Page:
Reading Roots: John from The Book Mine Set

Posted weekly on Tuesdays, Reading Roots features a variety of book bloggers talking about their early reading influences and experiences, letting us catch a glimpse of the “roots” that each person has built upon in forming their identity as “a reader”.

Today, I’m interviewing John from The Book Mine Set. Let’s explore his reading roots!

What is your earliest memory involving books or reading? How were books, reading, and literacy approached in your childhood home? Were your parents or other family members “readers”?

It’s interesting. A few Christmases back I gave my mom one of those sappy Chicken Soup books, for the Mother’s Soul I think. She was reading it one day when all of a sudden I saw her wiping away tears. Apparently there was a story about a woman who didn’t feel she had read enough to her own son and daughter when they were kids. My mom, for some reason, related to this story. Yet despite her not having any recollections of having read to me, I remember such times quite clearly. In particular I remember her reading from a Jumbo Book of Stories each night. There were animal stories, giant stories, superhero stories and more but my favourite was about a runaway lobster named Lester. I also remember going through Scholastic book orders with her. She was more keen on the classics (Charlotte’s Web, The Very Hungry Caterpillar and so on), while I wanted, but was never allowed to get, those lesser quality Scholastic knick-knacks and product books (Hot Wheels books, etc). I didn’t appreciate it at the time, but certainly do now.

Did you enjoy language arts/English classes as a kid, or were you more of a reluctant reader? When did you first consider yourself “a reader”?

Never been a reluctant reader. When did I consider myself a reader? Early. Kindergarten maybe?

Did you have any interesting reading habits when you were growing up? Do you still have them now?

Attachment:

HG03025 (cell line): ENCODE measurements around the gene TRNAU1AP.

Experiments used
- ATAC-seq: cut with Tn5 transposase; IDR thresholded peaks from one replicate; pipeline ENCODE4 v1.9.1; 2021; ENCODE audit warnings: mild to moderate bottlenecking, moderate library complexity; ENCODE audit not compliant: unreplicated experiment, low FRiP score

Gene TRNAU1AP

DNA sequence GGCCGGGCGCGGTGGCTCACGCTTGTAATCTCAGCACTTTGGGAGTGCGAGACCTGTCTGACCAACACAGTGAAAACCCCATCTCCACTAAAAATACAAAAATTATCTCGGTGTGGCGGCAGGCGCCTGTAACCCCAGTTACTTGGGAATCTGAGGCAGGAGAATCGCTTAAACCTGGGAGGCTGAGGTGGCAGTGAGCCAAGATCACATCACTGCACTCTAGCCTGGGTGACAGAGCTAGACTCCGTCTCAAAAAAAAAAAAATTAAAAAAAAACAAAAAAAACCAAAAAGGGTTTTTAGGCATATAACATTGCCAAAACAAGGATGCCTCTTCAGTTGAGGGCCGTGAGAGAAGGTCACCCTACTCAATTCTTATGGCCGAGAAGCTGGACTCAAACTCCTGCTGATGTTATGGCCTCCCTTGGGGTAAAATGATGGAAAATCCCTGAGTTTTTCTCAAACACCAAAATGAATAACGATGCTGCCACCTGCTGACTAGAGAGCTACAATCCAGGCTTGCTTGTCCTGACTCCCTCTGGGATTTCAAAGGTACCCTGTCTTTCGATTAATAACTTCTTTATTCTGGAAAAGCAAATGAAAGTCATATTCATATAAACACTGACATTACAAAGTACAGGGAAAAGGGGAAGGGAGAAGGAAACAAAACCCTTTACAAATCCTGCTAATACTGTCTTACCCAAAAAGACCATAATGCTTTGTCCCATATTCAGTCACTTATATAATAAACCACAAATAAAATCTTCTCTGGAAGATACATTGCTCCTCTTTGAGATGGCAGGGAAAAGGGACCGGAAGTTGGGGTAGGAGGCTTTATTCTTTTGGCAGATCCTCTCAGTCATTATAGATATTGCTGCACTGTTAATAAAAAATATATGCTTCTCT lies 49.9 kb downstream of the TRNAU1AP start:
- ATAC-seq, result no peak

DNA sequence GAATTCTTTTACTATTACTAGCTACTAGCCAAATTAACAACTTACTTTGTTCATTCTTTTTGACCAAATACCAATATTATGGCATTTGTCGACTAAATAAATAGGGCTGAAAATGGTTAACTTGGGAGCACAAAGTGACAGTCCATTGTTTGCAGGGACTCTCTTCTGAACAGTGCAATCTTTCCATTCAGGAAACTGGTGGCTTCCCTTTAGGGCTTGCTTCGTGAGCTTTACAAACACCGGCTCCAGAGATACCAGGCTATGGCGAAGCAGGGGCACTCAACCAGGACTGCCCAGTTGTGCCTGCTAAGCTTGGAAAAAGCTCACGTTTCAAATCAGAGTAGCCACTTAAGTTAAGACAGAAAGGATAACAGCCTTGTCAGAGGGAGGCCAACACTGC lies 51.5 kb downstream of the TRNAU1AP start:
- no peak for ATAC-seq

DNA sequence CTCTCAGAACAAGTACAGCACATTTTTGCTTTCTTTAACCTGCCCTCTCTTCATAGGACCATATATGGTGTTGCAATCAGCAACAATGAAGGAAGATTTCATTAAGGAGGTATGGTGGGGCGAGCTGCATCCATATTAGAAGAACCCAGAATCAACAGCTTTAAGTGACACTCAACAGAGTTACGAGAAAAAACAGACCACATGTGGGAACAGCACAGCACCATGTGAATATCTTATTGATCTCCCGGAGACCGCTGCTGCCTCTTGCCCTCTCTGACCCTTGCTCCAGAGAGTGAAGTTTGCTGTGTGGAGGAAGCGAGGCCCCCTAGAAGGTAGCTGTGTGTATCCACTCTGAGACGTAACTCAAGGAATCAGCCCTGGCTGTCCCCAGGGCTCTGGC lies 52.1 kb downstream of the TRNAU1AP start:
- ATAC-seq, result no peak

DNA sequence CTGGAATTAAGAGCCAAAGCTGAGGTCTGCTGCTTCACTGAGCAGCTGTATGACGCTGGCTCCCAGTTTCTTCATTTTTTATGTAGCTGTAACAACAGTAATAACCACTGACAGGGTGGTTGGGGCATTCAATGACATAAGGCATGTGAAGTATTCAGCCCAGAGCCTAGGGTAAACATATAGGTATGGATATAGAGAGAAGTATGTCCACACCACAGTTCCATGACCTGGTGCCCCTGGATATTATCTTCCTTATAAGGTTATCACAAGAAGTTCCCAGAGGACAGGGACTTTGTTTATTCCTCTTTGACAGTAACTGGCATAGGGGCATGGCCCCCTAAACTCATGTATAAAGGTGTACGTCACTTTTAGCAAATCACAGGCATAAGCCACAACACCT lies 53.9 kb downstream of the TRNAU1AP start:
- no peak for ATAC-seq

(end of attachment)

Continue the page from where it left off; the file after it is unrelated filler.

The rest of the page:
Not interesting, but I did reread a lot more as a kid. Do you still have them now? I almost never reread books anymore.

Where was your favourite spot to read as a kid? Are there any books you distinctly remember from your childhood? Why?

My room, I guess. I don’t recall. I do recall as a teenager reading Robinson Crusoe in one afternoon alone on a beach. That’s a favourite memory.

The Very Hungry Caterpillar, Charlotte’s Web, Bunnicula. Why? I was obsessed with animals as a kid. I wanted to be a vet so bad.

How have your reading tastes developed from childhood until now? What were the phases that you went through along the way?

I don’t really seek out books about animals anymore, I guess.

Stephen King in junior high– still my most read author. Then classic horror, then just classics in general. I don’t really seek out those any more. I’m more inclined to read non-genre fiction now. Though I mostly read Canadian. Recently I got into graphic novels.

Bonus Literacy Question: If you have children, how did you encourage them (or how are you encouraging them) to become readers? If you do not have children of your own, what do you think is the most important thing to focus on in order to promote reading in the coming generations?

I read to them every night, we read side by side, I read to them while they were in their mom’s belly. I read in my spare time and they see that. I buy them books and magazines and comics. We keep a gazillion books at the house. My son isn’t quite as obsessed with reading as me and my daughter yet, but he’s still pretty keen on it.

I hope you enjoyed learning about John as much as I did! If you haven’t read his blog before, I suggest that you go take a look.

See you next week for a look into the “roots” of another fantastic blogger!

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This entry was posted by Carina on Tuesday, July 26th, 2011 at 12:30 am and is filed under blogger interviews, interviews . You can follow any responses to this entry through the RSS 2.0 feed. You can leave a response, or trackback from your own site.

2 Comments

  1. softdrink says:

    I love hearing how much John reads to his kids! My dad never read to me.

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